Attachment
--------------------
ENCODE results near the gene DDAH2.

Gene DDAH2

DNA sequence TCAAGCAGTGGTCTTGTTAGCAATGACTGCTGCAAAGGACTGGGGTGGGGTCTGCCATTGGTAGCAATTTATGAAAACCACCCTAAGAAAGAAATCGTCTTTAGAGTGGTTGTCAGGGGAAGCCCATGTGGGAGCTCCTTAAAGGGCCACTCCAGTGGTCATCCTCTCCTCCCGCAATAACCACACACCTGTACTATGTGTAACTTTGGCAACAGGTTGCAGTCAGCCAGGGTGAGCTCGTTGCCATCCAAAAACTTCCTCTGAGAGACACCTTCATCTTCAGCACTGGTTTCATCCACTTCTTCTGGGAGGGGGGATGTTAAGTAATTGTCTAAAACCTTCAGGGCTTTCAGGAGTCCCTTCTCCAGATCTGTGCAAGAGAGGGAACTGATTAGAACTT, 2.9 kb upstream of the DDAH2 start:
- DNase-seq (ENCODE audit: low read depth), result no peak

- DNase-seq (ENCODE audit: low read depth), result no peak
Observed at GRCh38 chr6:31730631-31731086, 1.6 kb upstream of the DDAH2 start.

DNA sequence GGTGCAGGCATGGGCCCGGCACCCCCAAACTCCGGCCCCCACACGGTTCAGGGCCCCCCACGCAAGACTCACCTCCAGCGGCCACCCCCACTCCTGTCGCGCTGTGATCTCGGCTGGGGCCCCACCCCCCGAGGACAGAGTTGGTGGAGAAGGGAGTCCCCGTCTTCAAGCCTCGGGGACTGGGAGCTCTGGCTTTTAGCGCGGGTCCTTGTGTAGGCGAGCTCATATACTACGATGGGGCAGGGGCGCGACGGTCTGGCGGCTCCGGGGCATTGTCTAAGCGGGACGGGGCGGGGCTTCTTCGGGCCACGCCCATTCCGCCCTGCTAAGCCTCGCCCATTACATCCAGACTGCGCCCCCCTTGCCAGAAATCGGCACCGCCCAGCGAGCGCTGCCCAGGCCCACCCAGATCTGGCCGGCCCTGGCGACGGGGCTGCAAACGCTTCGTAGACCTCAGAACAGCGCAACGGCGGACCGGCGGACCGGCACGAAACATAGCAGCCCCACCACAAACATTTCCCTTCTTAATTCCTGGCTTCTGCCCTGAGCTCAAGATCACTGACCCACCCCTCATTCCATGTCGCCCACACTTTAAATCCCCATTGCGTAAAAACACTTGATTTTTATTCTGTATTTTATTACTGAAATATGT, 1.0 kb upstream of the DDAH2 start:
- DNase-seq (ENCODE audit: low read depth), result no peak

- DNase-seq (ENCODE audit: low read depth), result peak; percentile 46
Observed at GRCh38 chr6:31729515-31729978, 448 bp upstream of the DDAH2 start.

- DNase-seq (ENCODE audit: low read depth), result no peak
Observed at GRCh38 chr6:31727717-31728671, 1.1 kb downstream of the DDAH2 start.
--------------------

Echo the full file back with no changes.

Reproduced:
ENCODE results near the gene DDAH2.

Gene DDAH2

DNA sequence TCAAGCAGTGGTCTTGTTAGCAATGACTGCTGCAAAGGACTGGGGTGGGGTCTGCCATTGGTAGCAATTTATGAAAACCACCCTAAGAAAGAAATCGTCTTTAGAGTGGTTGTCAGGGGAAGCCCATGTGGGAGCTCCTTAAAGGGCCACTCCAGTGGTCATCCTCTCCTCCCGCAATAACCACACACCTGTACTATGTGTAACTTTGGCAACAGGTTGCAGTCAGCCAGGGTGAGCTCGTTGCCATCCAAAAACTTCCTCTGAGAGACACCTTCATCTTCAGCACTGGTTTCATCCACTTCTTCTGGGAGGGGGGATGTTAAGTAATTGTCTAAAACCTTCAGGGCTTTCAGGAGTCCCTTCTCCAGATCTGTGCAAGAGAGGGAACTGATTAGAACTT, 2.9 kb upstream of the DDAH2 start:
- DNase-seq (ENCODE audit: low read depth), result no peak

- DNase-seq (ENCODE audit: low read depth), result no peak
Observed at GRCh38 chr6:31730631-31731086, 1.6 kb upstream of the DDAH2 start.

DNA sequence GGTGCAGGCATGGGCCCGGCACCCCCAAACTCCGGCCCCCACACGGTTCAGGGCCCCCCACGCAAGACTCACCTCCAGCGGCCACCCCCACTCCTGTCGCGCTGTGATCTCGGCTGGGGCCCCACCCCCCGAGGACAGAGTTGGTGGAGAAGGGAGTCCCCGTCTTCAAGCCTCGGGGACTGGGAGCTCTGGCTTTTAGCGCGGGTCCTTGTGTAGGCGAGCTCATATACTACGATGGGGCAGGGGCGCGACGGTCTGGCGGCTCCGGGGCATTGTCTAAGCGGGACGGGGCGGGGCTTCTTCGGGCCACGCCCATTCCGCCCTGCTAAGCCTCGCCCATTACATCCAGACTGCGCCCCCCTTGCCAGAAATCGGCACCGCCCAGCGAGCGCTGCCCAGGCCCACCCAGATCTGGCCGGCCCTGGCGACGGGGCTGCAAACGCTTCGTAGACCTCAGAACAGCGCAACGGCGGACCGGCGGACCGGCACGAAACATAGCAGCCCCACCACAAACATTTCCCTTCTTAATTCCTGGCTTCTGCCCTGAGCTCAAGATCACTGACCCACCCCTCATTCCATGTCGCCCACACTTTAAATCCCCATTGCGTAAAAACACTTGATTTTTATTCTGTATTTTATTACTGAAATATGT, 1.0 kb upstream of the DDAH2 start:
- DNase-seq (ENCODE audit: low read depth), result no peak

- DNase-seq (ENCODE audit: low read depth), result peak; percentile 46
Observed at GRCh38 chr6:31729515-31729978, 448 bp upstream of the DDAH2 start.

- DNase-seq (ENCODE audit: low read depth), result no peak
Observed at GRCh38 chr6:31727717-31728671, 1.1 kb downstream of the DDAH2 start.